• Of the 35% of companies that indicated they will delay or abandon certain planned upgrades — the network projects that will be most impacted are: server hardware (21%) and network infrastructure products such as routers (19%) and storage devices (15%).
  • Security remains the sole market segment that appears to be immune to the global economic downturn. An overwhelming 97% majority of the survey respondents said their security upgrades will proceed as planned, with only a very small 3% minority indicating they will defer security upgrades.
  • Overall, 39% of the survey respondents — nearly two out of five businesses — reported that their network migration and upgrade plans will proceed as planned in calendar 2009.
  • Some 27% of companies — or about three out of 10 businesses — reported their 2009 IT budgets will decrease; another 32% said their budgets will remain the same as 2008. Only 16% of the survey respondents reported their IT budgets will increase during the next 12 months.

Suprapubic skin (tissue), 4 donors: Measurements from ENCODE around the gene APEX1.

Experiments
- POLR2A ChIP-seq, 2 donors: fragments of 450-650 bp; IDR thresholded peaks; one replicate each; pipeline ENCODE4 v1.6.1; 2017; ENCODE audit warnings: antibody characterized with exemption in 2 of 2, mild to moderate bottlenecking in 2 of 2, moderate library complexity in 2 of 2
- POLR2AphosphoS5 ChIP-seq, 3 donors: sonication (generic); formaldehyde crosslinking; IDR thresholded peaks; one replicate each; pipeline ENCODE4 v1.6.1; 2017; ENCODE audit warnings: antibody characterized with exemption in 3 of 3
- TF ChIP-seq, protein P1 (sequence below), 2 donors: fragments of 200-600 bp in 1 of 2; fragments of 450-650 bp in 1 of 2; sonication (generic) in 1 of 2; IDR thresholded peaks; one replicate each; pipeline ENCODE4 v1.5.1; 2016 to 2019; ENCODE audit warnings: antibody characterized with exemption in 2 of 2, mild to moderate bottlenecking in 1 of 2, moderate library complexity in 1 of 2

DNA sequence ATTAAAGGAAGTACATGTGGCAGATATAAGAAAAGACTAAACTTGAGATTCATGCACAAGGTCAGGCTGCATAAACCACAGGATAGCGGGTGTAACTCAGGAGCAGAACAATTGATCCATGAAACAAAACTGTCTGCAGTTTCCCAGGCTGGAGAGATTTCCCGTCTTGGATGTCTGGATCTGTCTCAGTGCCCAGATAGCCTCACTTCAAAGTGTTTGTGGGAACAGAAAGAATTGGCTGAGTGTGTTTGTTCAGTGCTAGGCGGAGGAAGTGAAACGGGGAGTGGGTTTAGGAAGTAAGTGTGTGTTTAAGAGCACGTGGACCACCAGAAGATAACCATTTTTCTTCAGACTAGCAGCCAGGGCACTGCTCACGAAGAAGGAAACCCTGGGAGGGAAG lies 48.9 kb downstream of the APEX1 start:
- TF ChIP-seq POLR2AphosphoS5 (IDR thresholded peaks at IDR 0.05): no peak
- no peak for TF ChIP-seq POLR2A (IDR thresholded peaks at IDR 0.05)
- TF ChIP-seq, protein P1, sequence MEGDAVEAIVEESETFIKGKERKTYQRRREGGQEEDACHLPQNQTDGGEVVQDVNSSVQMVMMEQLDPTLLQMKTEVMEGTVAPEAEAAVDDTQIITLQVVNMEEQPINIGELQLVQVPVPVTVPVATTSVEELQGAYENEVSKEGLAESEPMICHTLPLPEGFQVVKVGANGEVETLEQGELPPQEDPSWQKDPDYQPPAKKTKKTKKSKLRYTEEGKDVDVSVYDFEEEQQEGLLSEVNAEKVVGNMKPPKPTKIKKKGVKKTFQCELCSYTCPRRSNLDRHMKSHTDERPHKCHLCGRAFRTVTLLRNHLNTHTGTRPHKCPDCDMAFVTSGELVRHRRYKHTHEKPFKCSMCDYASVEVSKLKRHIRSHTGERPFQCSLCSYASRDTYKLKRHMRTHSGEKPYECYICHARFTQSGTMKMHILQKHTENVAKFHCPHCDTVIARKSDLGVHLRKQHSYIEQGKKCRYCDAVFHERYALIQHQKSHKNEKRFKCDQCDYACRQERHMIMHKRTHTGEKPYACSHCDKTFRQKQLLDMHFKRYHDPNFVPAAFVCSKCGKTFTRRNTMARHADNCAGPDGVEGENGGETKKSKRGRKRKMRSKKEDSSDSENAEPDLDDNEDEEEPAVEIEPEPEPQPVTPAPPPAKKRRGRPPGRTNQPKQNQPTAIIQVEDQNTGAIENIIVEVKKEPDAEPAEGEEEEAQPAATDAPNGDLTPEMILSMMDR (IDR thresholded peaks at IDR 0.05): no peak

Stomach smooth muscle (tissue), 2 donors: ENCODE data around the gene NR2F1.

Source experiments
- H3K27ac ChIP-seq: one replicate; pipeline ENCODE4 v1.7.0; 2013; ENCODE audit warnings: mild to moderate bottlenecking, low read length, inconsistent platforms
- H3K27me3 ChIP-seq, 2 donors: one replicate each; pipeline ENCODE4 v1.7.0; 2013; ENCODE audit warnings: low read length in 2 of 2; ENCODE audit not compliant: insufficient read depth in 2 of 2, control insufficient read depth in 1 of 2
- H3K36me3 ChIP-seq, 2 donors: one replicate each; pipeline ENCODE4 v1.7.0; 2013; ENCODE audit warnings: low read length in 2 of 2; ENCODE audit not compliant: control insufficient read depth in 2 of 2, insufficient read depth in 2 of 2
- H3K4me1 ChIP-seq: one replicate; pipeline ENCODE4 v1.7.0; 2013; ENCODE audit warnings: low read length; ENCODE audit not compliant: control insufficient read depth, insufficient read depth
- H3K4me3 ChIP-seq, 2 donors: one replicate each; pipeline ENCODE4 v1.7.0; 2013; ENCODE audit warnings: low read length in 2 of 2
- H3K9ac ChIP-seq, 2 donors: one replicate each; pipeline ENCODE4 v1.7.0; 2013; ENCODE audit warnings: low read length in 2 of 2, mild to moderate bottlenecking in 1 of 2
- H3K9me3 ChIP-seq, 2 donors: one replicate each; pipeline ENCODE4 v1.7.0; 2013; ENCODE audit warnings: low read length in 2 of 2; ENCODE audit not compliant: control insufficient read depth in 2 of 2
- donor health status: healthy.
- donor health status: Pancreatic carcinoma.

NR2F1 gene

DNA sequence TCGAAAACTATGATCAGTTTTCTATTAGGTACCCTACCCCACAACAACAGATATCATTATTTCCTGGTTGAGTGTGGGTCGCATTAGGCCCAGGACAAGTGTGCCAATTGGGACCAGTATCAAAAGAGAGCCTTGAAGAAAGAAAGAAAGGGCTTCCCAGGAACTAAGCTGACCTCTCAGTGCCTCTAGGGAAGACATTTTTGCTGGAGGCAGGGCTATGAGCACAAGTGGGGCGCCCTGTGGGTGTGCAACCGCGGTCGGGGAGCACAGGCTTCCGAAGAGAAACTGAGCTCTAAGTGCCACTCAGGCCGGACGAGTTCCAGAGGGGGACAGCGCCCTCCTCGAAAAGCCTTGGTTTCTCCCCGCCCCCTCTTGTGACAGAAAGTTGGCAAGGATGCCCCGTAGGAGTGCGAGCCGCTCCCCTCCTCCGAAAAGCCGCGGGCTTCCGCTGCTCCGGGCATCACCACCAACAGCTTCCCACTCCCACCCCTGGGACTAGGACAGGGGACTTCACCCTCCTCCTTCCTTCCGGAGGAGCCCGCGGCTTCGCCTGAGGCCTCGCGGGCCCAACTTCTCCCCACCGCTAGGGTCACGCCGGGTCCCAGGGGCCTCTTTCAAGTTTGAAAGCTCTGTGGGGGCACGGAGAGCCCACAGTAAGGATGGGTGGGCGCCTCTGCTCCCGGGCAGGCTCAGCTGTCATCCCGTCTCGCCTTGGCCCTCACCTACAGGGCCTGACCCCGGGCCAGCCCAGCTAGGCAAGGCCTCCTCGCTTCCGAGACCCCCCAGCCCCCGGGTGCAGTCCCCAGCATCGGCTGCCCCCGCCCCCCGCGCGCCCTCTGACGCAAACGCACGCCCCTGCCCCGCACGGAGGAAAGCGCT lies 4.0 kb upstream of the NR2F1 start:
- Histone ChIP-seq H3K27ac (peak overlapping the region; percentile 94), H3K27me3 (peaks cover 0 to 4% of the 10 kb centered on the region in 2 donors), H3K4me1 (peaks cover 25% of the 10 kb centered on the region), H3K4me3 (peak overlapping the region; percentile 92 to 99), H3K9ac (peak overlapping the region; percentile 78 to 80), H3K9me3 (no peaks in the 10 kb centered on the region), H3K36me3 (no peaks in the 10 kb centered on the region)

• Of the 16% of corporations that said budgets will increase — the largest portion — 23% said the budget increases would be modest — ranging from 5% to 15%. 8% reported their IT budgets would rise minimally — 1% to 5%. Large budget increases will be a rarity in 2009: only 1% of companies will see budgets go up by 20% to 30%, and 3% will see IT budgets increase by more than 30%.

Survey Methodology and Background

The Web-based survey included multiple choice and essay responses. In addition, ITIC and Sunbelt conducted two dozen first person customer interviews to validate the survey responses. ITIC and Sunbelt received no vendor sponsorship for this research and none of the survey respondents received any remuneration for their participation. Approximately 85% of the respondents came from North America; the remaining 15% came from 20 countries including Europe, Asia, Australia, New Zealand and South America.

About Information Technology Intelligence Corporation (ITIC)

ITIC, founded in 2002, is a research and consulting firm in suburban Boston. It provides primary research on a wide variety of technology topics for vendors and enterprises. ITIC’s mission is to help its clients make sense of the technology and business events and provide tactical, practical and actionable advice. For more information visit ITIC’s website at http://itic-corp.com.

About Sunbelt Software

Sunbelt Software was founded in 1994 and is a leading provider of Windows security and management software with product solutions in the areas of antispam and antivirus, antispyware, and vulnerability assessment. Leading products include the CounterSpy and VIPRE product lines. For more information, visit the company’s website at http://sunbeltsoftware.com.